When Fastest Isn’t Always Better in Business

This may sound contradictory to our regular tune, but faster isn’t always better. Some things require time to create the best outcomes.

When Fastest isnt always better 3

Americans value and expect speed and get frustrated when something moves slower than we want it to. It could be a webpage, a house project, healing from an injury, or a phone call with customer service…how long does it take for you to lose your patience?

It’s not okay. We won’t wait. We don’t have the time…

We want everything faster—in our personal lives and in business. It’s probably the reason why Americans work more hours per week than most countries in the world. Why more than half of us don’t take our vacation time, why 4 out of 5 of us don’t take an actual lunch break. And why we don’t ever fully disconnect from work.

Somehow, we think getting everything done as quickly as possible is going to get us… what exactly? Promoted to CEO? Making millions of dollars? Early retirement? (Which, nope. We’re actually working longer than we have ever before.)

So, where has this culture of speed come from and what have we been promised we’ll get if we reach this hypothetical perfect pace?

That’s a good question and not one that can be answered instantly. #SorryNotSorry

What we can answer right now though is, faster isn’t better at the cost of accuracy.

Sam Lawrence, Vice President of Preconstruction at Findorff, tells a story about how an estimating software company called him and said they could get Sam and his team up and running in two weeks with a new estimating system. 

Sounds tempting, right? But let’s think about this.

It’s a Marathon Not a Sprint

You have MASS amounts of data scattered in many different places. Some might be stored in shareable locations, but others are probably housed on an individual’s computer…perhaps in a different state. You might even have information on paper still.When Fastest isnt always better 1

Gathering every piece of information you need to complete a transfer to a data-based estimating system alone will take longer than two weeks. How can a software company filter, organize, and customize years and years of your data in two weeks? Enterprise software of any kind just doesn’t work like that. Much less the time it takes to get fully implemented and trained on the new platform.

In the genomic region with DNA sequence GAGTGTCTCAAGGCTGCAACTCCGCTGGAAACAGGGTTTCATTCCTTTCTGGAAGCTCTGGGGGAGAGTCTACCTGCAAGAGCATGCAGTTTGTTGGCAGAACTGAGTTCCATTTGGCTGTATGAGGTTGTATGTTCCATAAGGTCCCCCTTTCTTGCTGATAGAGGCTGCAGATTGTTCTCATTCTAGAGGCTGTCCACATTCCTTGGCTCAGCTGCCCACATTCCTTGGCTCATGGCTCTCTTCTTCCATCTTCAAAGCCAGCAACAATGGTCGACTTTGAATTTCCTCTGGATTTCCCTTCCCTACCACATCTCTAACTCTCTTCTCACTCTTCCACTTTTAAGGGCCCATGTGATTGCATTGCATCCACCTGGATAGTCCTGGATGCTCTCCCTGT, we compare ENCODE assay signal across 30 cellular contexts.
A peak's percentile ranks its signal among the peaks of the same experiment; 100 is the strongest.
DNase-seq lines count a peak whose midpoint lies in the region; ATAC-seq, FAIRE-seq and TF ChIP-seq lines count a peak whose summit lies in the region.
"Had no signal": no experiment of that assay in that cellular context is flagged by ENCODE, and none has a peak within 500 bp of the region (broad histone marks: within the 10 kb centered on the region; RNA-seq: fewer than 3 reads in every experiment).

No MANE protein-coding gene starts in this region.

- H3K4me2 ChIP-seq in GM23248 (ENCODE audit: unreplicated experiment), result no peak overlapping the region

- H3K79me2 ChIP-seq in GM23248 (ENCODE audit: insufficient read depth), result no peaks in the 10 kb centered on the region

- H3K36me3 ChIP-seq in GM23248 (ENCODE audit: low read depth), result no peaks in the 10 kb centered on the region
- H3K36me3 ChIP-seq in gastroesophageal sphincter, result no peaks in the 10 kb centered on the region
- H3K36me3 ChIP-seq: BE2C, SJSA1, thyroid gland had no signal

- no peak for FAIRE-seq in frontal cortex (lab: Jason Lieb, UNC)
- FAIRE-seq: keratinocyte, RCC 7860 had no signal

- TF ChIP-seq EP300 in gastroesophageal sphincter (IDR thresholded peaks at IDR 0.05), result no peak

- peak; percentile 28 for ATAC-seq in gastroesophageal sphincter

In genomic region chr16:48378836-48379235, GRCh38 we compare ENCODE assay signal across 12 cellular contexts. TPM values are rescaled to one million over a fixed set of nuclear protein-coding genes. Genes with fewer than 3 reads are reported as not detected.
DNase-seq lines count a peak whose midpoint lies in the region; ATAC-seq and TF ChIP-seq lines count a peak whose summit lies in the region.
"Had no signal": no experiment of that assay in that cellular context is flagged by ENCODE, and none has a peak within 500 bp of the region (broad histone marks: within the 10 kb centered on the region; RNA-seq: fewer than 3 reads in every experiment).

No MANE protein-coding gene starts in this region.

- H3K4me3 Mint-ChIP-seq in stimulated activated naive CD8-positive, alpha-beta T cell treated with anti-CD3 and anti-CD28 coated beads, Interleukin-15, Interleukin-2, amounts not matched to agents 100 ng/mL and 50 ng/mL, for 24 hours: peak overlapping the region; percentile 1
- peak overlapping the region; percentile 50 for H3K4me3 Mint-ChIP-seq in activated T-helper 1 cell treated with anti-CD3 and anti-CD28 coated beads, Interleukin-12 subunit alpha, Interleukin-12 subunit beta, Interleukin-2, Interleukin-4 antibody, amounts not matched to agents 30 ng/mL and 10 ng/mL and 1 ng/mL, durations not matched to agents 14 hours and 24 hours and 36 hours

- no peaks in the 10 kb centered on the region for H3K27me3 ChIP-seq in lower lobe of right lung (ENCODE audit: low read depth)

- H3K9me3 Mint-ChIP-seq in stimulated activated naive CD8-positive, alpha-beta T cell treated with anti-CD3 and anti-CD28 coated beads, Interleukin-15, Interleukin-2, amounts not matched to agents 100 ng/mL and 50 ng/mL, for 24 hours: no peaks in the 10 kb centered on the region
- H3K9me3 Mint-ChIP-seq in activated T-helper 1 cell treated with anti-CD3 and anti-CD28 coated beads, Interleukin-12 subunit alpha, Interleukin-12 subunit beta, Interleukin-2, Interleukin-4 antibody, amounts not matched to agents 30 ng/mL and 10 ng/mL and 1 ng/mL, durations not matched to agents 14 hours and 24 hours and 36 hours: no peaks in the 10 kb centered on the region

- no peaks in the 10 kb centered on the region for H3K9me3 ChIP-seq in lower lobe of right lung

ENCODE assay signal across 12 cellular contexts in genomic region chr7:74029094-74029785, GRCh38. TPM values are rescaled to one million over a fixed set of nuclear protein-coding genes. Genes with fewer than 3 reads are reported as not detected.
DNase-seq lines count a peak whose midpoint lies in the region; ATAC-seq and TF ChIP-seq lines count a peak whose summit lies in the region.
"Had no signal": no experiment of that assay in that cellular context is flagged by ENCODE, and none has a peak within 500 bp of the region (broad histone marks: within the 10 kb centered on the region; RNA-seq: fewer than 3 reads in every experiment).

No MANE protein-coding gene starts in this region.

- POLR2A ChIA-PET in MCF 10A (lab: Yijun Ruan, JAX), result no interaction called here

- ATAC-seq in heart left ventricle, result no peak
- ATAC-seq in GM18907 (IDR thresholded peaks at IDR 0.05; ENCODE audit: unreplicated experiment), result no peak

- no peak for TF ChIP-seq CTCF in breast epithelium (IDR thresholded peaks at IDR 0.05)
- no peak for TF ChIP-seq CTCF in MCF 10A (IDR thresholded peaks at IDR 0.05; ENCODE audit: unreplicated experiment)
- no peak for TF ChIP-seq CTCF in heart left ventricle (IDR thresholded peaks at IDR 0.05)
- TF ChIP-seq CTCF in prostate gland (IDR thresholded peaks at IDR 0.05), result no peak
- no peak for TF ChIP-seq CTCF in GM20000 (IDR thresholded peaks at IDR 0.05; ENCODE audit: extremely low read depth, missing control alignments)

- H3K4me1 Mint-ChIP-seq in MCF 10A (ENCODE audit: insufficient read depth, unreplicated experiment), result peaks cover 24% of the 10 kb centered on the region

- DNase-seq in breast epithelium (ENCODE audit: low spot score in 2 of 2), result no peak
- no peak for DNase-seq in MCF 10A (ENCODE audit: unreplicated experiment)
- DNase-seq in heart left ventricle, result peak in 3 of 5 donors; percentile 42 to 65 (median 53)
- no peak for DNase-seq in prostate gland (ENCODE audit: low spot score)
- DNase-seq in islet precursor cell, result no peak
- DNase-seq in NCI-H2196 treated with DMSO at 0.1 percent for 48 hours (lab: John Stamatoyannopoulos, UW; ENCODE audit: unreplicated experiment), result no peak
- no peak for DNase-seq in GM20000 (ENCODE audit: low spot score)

This particular estimating software Sam speaks of is an out-of-the-box software that requires its users to change the way they work. And one thing we know about our industry is that change ain’t easy and it certainly doesn’t happen overnight. Precon isn’t an out-of-the-box job, so your software solutions shouldn’t be either.

Slow and Steady Wins the Race

Corners are cut and avoidable mistakes happen when you’re rushing just to the finish line. When your only focus is meeting that deadline, you lose track of the details and aren’t taking the time to think through the estimate critically. Inevitably, this race leads to rework, which is an incredibly inefficient process.

When you have the right tools in place that automate those tasks that don’t require your excellent estimator skills and you can slow down, you are able to think through the details and provide an accurate estimate to owners. Entrepreneur and author, Faisal Hoque writes, “When we slow down, we notice both the details and their potential repercussions. We ask more and better questions and come to more and better conclusions. The less important things fall by the wayside as we focus more slowly yet effectively on the things with the greatest impact.”

At the end of the day, what do you want? Do you want to:

A: Present a sloppy, inaccurate estimate to an owner just in the nick of time?


B: Present a defendable estimate that offers the best project decisions (also on time?)

Stop and Smell the Roses

When Fastest isnt always better 2When constantly rushing, our bodies are in a heightened state of alert, causing stress and anxiety, which can become chronic. Not only is this bad for us physically, but it is also bad for us mentally. It’s doubly bad when our relationships outside of work suffer.

This go go go is one of the main reasons why people are leaving precon. We have one employee at Beck Technology who left estimating because they didn’t have time to start a family.

This isn’t something traditionally openly talked about in our industry, but the winds of change are a blowin.’ Albeit anonymously, preconstruction professionals are talking about the toll the job takes on them now more than they probably ever have.

Once we standardize the way precon is performed, we can standardize the culture of precon. One where estimators are recognized for the impact they make on a project, where they are regarded as experts in offering the best project decisions to owners. One where the boss respects that their time at home is just as valuable as their time spent in the office.

So, no faster isn’t always better. When there’s so much at stake, it is true that good things come to those that wait.


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